International Financial Management
Important sources of international financial, economic, and legal data.
Foreign Exchange (FX) Rates
My two preferred sources for historical exchange rate data are Global Financial Data (GFD) as well as DataStream.
Stock Market Data
For market wide data, including standard market indices, market capitalization, dividend yields and price-earnings ratio, GFD is generally a good starting point. You have to be careful, though, with respect to the relevant currency indices for example are reported in (often local currency). Also, as you probably know, some indices are price indices only, that is they do not reflect dividend payments.
DataStream (in the Foster library - see the discussion under FX above) offers more control over the exact type of stock market data you can get. For example, to get the total return index (capital gains and dividends) for Germany, you would enter "TOTMKBD" into the Series/List field (in Excel -> DataStream - AFO -> Time-Series Request), followed by "RI" in the Datatype field. The first entry tells DataStream that you want data on the whole market (TOTMK) as opposed to for example just banks (BANKS) as well as that you want data for the GERMAN market (BD) - as opposed to another country. For a complete list of industry and country codes see below. The datatype information "RI" tells DataStream that you would like the total return index, as opposed just a price index (PI) or total market capitalization (MV). For a list of equity related datatypes see below. Note that by default DataStream will report returns or prices in local currency, unless you tell DataStream otherwise. If for example you would like the total return index (RI) in USD instead, enter "X(RI)~U$" as Datatype (as opposed to simply "RI" for the local currency return index).
DataStream also offers returns and other equity related information for individual firms. If interested in a specific firm, you first have to identify the firm in DataStream. To that end, use the Series Selection button from the Time-Series Request window to search for a specific firm.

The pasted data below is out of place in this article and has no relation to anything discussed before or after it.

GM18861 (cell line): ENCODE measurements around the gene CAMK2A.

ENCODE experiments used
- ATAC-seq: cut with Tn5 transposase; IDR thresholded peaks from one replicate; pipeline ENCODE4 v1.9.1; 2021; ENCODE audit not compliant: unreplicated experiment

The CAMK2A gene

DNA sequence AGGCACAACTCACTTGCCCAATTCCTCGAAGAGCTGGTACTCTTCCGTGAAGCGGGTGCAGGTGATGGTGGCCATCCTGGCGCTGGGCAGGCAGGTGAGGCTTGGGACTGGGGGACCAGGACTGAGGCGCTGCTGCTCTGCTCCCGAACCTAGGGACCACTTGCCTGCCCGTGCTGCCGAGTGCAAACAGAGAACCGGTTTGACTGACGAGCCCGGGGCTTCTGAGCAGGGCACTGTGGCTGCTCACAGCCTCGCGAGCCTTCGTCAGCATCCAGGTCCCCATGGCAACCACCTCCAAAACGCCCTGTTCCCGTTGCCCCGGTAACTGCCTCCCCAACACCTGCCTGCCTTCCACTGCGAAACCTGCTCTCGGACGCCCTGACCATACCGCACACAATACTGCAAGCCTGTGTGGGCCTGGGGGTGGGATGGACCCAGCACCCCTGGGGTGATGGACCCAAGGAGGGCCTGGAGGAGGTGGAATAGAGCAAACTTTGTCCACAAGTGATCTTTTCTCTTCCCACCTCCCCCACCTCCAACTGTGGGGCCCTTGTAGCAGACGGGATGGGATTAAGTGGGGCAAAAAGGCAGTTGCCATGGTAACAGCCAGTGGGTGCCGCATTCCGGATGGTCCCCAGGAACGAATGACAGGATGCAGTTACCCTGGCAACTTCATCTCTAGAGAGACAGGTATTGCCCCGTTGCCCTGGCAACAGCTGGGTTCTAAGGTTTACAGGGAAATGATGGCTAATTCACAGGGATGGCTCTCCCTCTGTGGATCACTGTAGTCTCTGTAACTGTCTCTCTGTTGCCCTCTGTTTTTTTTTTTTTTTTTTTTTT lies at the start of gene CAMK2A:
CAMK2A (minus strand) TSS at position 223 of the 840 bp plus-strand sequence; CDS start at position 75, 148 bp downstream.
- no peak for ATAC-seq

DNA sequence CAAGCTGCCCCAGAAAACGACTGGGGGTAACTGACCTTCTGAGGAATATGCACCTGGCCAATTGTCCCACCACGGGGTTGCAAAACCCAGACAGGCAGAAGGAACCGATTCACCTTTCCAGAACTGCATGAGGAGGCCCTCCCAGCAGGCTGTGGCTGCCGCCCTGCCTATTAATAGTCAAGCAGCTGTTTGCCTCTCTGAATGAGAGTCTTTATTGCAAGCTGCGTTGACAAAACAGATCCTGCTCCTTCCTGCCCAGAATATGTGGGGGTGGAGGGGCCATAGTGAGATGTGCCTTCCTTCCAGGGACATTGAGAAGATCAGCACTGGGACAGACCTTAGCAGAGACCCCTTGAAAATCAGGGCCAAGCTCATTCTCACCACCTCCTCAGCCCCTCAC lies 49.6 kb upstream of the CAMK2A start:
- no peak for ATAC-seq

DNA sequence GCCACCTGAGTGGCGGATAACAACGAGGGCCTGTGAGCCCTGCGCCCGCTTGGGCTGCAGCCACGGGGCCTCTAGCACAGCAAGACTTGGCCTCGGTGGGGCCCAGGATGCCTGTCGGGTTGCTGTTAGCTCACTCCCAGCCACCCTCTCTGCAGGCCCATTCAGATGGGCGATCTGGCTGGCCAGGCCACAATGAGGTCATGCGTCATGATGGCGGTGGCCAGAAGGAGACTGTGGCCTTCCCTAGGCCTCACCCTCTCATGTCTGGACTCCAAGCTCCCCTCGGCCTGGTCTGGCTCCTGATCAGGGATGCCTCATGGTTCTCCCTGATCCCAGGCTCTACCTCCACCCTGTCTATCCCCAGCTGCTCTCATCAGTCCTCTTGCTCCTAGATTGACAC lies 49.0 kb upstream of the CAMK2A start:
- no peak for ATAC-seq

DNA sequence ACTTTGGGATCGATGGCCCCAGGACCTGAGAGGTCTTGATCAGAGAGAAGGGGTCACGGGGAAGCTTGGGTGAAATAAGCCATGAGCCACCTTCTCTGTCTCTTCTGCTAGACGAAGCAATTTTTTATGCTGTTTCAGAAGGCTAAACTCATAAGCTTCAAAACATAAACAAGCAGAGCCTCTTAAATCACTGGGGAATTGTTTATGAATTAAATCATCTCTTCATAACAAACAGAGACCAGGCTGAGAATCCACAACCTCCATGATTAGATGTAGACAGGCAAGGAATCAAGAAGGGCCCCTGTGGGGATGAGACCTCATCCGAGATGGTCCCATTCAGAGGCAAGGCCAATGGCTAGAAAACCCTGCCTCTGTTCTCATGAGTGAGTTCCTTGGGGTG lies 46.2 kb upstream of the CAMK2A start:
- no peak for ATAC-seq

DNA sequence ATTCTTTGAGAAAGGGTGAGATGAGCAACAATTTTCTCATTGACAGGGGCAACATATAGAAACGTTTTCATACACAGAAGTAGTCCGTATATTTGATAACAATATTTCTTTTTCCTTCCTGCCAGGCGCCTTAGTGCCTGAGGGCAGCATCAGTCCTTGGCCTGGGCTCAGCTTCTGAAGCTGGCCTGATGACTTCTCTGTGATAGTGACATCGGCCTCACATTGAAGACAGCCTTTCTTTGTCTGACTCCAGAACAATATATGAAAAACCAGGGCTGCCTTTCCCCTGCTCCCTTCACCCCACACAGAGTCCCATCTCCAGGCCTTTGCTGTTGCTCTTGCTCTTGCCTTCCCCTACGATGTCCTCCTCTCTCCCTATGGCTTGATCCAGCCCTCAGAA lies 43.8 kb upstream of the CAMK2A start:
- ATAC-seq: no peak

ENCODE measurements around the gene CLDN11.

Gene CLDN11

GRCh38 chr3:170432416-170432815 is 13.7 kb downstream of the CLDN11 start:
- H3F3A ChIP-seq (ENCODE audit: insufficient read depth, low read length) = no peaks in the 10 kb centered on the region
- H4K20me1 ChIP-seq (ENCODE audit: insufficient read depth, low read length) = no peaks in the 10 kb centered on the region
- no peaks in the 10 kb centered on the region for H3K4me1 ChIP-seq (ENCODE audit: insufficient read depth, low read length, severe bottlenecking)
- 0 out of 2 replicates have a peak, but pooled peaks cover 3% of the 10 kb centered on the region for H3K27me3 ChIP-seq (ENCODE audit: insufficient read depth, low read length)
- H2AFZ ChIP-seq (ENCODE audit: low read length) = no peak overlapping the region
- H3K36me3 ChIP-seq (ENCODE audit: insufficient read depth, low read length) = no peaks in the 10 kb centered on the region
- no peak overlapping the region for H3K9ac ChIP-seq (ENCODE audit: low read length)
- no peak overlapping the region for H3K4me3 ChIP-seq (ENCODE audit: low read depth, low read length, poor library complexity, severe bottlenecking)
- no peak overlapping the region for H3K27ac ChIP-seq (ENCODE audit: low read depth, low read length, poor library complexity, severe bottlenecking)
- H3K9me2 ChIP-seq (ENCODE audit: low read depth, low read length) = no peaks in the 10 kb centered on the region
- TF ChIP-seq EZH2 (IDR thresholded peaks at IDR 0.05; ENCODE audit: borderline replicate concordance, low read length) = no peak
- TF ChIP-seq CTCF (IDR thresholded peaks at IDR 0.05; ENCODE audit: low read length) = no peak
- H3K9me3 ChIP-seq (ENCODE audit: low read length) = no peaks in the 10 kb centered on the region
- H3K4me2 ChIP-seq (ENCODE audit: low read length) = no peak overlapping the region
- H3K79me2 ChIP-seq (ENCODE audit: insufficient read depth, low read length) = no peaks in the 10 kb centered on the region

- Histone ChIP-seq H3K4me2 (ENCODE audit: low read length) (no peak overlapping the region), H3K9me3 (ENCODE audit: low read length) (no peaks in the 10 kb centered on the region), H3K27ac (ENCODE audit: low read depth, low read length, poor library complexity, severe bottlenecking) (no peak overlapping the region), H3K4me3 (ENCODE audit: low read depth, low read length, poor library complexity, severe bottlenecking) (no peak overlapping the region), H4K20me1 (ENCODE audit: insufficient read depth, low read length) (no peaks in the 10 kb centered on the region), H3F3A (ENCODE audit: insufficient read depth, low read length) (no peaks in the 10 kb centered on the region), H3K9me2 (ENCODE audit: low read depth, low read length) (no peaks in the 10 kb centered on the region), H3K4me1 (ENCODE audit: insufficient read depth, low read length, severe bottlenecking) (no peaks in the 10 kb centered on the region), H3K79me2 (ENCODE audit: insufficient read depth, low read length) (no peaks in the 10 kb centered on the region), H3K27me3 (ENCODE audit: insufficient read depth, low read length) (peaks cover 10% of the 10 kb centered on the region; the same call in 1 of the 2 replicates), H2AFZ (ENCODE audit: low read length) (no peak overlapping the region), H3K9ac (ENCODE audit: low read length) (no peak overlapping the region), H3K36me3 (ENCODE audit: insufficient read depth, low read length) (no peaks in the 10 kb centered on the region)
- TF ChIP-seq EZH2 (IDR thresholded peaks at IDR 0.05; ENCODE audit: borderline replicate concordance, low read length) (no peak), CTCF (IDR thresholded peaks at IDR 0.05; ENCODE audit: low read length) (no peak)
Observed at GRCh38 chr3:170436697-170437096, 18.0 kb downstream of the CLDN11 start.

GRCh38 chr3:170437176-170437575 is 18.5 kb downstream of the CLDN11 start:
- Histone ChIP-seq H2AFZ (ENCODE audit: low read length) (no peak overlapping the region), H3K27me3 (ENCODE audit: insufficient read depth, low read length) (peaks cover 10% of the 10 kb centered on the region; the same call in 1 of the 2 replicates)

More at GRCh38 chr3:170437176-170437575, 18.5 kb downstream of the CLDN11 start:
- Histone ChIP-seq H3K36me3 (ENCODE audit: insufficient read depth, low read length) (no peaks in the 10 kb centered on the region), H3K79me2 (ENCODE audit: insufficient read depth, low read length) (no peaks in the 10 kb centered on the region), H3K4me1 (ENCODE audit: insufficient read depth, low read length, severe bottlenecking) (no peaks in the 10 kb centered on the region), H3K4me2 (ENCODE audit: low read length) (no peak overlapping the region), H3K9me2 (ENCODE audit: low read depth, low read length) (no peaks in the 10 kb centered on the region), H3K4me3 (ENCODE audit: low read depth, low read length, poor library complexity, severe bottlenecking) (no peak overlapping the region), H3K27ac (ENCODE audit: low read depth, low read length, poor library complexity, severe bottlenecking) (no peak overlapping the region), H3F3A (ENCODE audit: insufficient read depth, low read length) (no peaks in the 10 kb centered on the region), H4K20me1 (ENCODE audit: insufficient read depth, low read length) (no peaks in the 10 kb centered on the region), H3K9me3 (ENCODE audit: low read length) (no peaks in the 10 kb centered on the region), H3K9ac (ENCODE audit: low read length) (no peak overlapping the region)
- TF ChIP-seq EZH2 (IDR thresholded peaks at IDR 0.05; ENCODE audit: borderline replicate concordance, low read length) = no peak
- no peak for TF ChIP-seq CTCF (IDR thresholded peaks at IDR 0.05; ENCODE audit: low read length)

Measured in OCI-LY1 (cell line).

Another very good source for firm-specific data, including some stock returns, but more importantly including balance sheet data, data on directors, subsidiaries, M&A activity and much more, is Mint Global by Bureau van Dijk. The best way to connect to it is via the Foster Library web site.
Probably, the single best collection of country level data, reaching from GDP, via school enrollment, to the number of days it takes to start a business, is the World Bank's World Development Indicator (WDI) database. The data base is straightforward to use: Select the countries you are interested in, the select the variables and finally specify the years. Then export the data that match your criteria.
On its web site, the World Bank has much more data available. Take a look here.
Very interesting data on country regulation with respect to accounting and corporate governance can be found on the International Financial Architecture site.
The IMF compiles an annual report on any IMF member country (so called Article IV - Consultation). These usually provide a lot of good data as well as the Fund's evaluation of the country's economic outlook. Here is a list of countries for which these reports are available.
An important dimension of investments in Emerging Markets is country risk. Several companies provide historical data as well as forecasts of political conditions for many countries a round the world. While most of these data are available through subscription only, The PRS Group that publishes the popular International Country Risk Guide (ICRG) has some information on its web site for free. Coface, another provider, has more country risk ratings and assessments on its web site. Finally, the Economist Intelligence Unit (EIU) provides annual country ratings that you can find through a search on Factiva, a subscription based news web site. Enter the search terms "Country Risk March 2009" and possibly a country name and you should find the latest country report from the EIU.
A common measure of country risk is the USD sovereign yield spread (the difference between the interest rate promised by a foreign government and by the US government for debt of similar maturity). DataStream provides access to sovereign yield spreads that are usually calculated by JP Morgan.
In addition to FX and stock market data, Datastream provides information on many additional financial series (bonds, derivatives etc.).
Bloomberg is another powerful tool that is available through the Foster library. Here is a short intro written by a former student.
There is a long list of additional sources, including the Economist, the Financial Times, and, of course, in general google.com, especially its Scholar application.